Cash-strapped councils are dishing out as little as 5p per person on library books, figures obtained by the Press Association have revealed.
Library funding has seen a drop of £5.5 million on book expenditure across the biggest local authorities in the country over the last four years.
Responding to the "outrageous" findings, War Horse author Michael Morpurgo warned that depriving people of access to the written word was the "unseen cancer of society".
The former children's laureate urged the Government to "look inside themselves" or risk "letting down a generation of children".
Freedom of information requests were sent to 46 councils in some of the biggest cities and counties in the UK, of which 42 replied.
In Birmingham, the country's second largest city, spending per person had dived by 79% since 2011-12, with residents having just 19p each spent on their reading, down from 91p.
This is still more than double what residents of Newcastle receive, as the city council forked out only 9p per head on books for their libraries in 2015-16.
But both are overshadowed by the London borough of Redbridge, where spending dropped 97%, leaving each person with less than 5p for library reading material, instead of the £1.70 being spent four years earlier.
Councils blamed the tumbling figures on "substantial Government budget reductions" which had placed their finances under strain.
Morpurgo, the author of 130 titles, told the Press Association: "We're not just letting down a generation of children, we're letting down a generation of people and that's what seems to be happening now."
He pointed to the "vast, vast numbers of children and adults" who are illiterate or cannot afford books as a reason libraries should be supported.
"You are going to get an alienated people and one of the great alienations is to be unaware of your stories; where you come from, what your history is, if you don't feel part of anything," he added.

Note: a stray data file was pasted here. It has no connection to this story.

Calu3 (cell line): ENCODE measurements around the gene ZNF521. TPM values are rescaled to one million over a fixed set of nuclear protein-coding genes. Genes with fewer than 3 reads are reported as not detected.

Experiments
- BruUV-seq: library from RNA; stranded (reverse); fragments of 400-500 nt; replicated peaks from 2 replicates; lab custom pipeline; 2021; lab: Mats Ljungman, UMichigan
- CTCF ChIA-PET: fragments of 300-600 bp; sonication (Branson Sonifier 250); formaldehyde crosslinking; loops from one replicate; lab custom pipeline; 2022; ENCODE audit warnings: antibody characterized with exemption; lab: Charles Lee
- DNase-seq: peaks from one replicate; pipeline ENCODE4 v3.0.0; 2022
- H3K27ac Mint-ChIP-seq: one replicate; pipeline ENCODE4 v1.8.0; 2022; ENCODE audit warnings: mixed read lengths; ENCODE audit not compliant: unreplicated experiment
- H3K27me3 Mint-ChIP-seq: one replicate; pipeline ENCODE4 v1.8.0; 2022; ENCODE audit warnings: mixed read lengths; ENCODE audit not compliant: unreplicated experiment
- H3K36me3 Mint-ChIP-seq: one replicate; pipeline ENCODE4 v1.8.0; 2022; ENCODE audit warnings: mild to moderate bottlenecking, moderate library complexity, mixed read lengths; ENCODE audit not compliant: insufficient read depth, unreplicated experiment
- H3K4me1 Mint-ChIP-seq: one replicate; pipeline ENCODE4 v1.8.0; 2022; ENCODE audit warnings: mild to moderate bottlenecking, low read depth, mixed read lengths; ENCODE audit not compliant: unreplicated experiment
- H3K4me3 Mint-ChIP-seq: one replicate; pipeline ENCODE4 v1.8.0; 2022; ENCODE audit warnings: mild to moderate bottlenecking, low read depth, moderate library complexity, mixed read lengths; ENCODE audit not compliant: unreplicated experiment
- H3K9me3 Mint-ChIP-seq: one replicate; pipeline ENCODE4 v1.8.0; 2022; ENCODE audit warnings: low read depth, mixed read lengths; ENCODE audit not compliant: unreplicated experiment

"If you don't belong to anything, why should you then be a responsible citizen? There is no investment for you in this society.
"Society is about weaving somehow, but there has to be something which holds the weaving together, this tapestry, and if you unpick the threads things will not hold, it will fall apart.
"Our literacy, our right to literature and our enjoyment of literature is one of those really important threads."
Of the 42 councils that responded - including Manchester, Leeds, Cardiff and Cornwall - only Westminster and City of London spent more than £1.62 per head on books.
The findings come after analysis by the Chartered Institute of Public Finance and Accountancy (Cipfa) revealed this month that overall spending on public libraries had dipped by £25 million in the last year.
Morpurgo said: "This is the unseen cancer of society.
"When this kind of depriving of people of what they thought they would grow up with, whether it's the National Health Service, which is completely wonderful, but when you remove doctors from it and nurses from it... that is going to upset people and make them feel hard done by.
"And it is the same with libraries and on it goes and on it goes. If our politicians say we want a society for all our people then do it."
He added: "I think (the Government) should look inside themselves and ask each of them - Theresa May - how did you first begin to think that ideas and stories were important?
"There was, for every single one of those people, a children's book which got them going into the world of reading and knowledge and understanding."
His criticism was echoed by Cathy Cassidy, the young adults' fiction writer, who said: "Libraries, for me, were a stepladder out of the small life that had been mapped out for me, a path to hopes, dreams and ambitions I hadn't dared dream of."
She added: "Unless we stand together to stop the decimation of our libraries, we will see every last local library close, and that is shameful and terrifying in the fifth richest country in the world, a country that claims to value culture, creativity and learning."
Ian Stephens, from the Local Government Association, which represents hundreds of councils in England and Wales, said authorities recognise the "tremendous role" libraries play in society.
He added: "However, local authorities have experienced substantial central government budget reductions which forced them to reduce spending."
A spokesman for the Department for Culture, Media and Sport said: "The Libraries Taskforce has published a strategy for the service in England to ensure they are more resilient and better utilised by local authorities.
"This includes a new £4 million fund for projects such as literacy schemes, improving access to technology, and increasing the number of children visiting libraries."